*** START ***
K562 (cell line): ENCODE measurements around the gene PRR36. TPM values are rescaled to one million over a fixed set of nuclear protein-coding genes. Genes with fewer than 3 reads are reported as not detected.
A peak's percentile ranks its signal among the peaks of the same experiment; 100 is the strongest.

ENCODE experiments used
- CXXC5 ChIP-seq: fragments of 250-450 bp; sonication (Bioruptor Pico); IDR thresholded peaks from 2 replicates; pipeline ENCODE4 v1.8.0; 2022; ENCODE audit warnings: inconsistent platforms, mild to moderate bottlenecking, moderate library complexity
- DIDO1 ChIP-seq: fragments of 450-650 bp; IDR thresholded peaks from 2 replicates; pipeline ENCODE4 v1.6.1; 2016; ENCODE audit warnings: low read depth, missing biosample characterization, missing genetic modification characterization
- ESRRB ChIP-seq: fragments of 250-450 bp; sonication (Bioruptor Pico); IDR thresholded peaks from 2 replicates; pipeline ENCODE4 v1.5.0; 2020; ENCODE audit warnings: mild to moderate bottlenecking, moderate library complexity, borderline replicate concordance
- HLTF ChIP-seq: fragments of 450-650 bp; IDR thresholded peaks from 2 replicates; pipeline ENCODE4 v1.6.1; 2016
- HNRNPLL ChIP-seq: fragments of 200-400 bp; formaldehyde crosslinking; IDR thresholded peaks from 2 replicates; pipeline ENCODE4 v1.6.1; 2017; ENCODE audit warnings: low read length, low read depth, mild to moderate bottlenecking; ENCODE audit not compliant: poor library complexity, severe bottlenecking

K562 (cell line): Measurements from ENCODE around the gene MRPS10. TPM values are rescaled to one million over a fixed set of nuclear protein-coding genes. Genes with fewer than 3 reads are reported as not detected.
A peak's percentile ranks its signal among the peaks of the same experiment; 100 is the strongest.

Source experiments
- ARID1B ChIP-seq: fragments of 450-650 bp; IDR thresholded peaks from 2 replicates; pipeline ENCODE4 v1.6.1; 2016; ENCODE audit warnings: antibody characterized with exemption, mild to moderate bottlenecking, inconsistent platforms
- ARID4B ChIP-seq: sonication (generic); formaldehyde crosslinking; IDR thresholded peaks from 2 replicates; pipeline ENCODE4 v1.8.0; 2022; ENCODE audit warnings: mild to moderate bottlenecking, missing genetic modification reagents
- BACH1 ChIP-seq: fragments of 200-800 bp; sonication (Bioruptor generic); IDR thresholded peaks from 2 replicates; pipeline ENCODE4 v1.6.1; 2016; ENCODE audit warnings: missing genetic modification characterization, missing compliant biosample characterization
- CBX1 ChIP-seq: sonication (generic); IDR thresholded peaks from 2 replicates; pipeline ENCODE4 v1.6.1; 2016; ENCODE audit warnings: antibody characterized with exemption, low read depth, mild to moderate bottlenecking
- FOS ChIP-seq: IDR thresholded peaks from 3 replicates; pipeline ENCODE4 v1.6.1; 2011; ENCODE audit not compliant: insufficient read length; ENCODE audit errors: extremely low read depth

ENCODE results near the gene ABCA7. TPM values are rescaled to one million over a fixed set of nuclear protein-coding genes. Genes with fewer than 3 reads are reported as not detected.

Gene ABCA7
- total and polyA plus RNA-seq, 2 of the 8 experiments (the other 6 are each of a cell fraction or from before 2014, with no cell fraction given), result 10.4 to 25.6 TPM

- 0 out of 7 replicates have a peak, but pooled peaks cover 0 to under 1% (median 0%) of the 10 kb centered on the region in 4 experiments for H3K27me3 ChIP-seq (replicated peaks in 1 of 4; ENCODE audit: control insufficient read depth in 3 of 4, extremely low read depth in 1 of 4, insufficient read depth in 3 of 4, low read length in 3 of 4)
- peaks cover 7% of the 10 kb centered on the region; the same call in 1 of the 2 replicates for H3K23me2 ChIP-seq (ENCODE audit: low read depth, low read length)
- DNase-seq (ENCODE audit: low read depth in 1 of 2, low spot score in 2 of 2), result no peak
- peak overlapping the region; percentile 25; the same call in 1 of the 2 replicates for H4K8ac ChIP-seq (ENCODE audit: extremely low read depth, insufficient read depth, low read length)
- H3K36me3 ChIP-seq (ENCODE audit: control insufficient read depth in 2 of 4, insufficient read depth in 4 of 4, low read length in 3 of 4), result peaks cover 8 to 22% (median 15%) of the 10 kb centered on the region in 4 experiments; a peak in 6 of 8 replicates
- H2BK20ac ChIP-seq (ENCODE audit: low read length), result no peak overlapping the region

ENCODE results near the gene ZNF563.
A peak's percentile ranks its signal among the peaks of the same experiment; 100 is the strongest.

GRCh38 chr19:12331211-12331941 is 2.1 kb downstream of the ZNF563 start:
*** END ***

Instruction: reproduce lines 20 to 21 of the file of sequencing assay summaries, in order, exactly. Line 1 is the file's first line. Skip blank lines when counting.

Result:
- 0 out of 7 replicates have a peak, but pooled peaks cover 0 to under 1% (median 0%) of the 10 kb centered on the region in 4 experiments for H3K27me3 ChIP-seq (replicated peaks in 1 of 4; ENCODE audit: control insufficient read depth in 3 of 4, extremely low read depth in 1 of 4, insufficient read depth in 3 of 4, low read length in 3 of 4)
- peaks cover 7% of the 10 kb centered on the region; the same call in 1 of the 2 replicates for H3K23me2 ChIP-seq (ENCODE audit: low read depth, low read length)